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Thread: ULF Walk-in Camera?

  1. #1

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    ULF Walk-in Camera?

    Hello:
    It's been a while since I've been active on the forum, and I have limited experience with large format. I am a high school photography instructor and would like to construct a walk-in camera for my students. The goal is to help student's learn by actually making and developing an image all while inside the "camera". I was hoping to use Harman's direct positive paper by special ordering a roll (24" x 66 feet).

    My first thought was to build a large room with a front standard, bellows, and bed mounted on the front wall, and projecting the image inside to the rear wall. The bellows with front standard would give us the ability to fine focus. HOWEVER, I would like the student's to make close-up portraits. At an image size of 20x24", this would be larger than 1:1, perhaps at least 2:1? Using the Schneider XXL 1100mm as an example, I'm guessing I'd need more than 11 feet from the lens to the wall. If we were to shoot using direct positive paper, I'm wondering if this is even feasible given the ultra slow nature of the direct positive paper and the "bellows" factor? We have six 1,000ws Profoto heads, but even this may not be enough light!?

    When I talk about close-up portraits I'm suggesting a 20x24" image which is the subject's chin to brow. Any insight or guidance on how to approach a walk-in camera for ULF portraits of this nature will be appreciated. (The walk-in will be helpful to develop the image in trays right inside the "camera", thus it functioning as a darkroom as well.) Thank you in advance.

  2. #2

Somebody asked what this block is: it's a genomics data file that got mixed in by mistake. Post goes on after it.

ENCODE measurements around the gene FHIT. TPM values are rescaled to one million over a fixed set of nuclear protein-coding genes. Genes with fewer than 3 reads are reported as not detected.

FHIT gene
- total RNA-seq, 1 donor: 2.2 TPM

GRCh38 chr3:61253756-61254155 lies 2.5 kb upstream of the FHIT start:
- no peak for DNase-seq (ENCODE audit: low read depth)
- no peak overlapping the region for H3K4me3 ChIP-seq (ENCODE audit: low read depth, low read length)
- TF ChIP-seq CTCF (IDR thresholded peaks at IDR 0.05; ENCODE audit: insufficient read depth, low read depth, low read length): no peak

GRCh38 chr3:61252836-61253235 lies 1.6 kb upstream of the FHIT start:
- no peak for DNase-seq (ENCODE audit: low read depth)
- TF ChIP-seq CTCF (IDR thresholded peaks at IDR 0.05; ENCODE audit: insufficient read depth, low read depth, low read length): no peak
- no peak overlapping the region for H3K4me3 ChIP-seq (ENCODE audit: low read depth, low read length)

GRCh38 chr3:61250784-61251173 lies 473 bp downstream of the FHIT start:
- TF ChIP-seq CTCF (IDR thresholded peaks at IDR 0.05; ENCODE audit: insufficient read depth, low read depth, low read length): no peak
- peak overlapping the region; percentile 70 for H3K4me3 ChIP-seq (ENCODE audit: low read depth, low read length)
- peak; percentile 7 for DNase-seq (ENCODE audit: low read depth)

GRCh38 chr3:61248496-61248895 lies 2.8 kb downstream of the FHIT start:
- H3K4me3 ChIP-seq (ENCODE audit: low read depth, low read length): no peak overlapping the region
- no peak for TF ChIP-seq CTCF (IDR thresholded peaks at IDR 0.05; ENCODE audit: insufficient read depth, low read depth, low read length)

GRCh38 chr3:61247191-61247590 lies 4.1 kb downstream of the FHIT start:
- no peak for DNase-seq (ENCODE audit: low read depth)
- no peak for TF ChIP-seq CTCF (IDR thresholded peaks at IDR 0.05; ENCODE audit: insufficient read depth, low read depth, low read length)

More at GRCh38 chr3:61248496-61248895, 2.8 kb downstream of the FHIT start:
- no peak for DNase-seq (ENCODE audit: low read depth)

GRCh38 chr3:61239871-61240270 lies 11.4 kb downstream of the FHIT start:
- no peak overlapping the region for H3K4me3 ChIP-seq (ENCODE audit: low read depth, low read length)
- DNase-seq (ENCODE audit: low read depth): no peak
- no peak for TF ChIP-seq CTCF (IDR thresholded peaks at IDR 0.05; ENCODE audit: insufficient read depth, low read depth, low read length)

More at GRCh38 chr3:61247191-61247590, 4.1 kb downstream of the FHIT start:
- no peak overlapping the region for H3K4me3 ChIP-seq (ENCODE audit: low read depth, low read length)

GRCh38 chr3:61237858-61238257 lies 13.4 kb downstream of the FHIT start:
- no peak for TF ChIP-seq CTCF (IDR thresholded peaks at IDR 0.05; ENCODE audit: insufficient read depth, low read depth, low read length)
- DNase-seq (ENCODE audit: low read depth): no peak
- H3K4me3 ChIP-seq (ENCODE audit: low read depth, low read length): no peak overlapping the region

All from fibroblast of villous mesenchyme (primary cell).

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    Re: ULF Walk-in Camera?

    When I was teaching at a university, I had a student use a box that a large refrigerator/freezer is shipped in to make a pinhole camera. Two people could stand in the camera during taking the photo, even burning or dodging. Once the exposure was made, the paper was rolled into a tube and processed in the schools darkroom.

  3. #3

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    Re: ULF Walk-in Camera?

    Thanks, Jeff. Your solution was far more practical than mine. However, it makes me wonder how large of a pinhole camera I could effectively make? Perhaps pinhole would be a better solution.

  4. #4

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    Re: ULF Walk-in Camera?

    At 1:1, film plane to subject distance is 4 focal lengths plus the lens' internodal distance. With an 1100 mm lens, ignoring the internodal distance gives 4.4 m, a bit over 13 feet. At 2:1, 4.52 focal lengths.

    You don't need such a long lens to cover 20x24 at 1:1, but with a shorter lens the dark side of your room cam will be shorter too. The formula is: extension = focal length * (magnification + 1). At 2:1, the lens' rear node to subject distance is 3 focal lengths. FWIW, I b'lieve that Richard Learoyd, an exponent of room cams for enormous scale portraiture, uses a 760 Apo Ronar.

    Remember that a pinhole's focal length is the pinhole-to-film plane distance, also that pinholes have infinite depth of fuzziness. Why don't you play with a pinhole in an otherwise covered window, a helper outside and a sheet of white foamcore inside the room. Move helper and foamcore around to see how the dim image looks at various focal lengths (foamcore-to-window distance) and magnifications (helper-to-window distances). I abhor pinholes, but it might do what you want.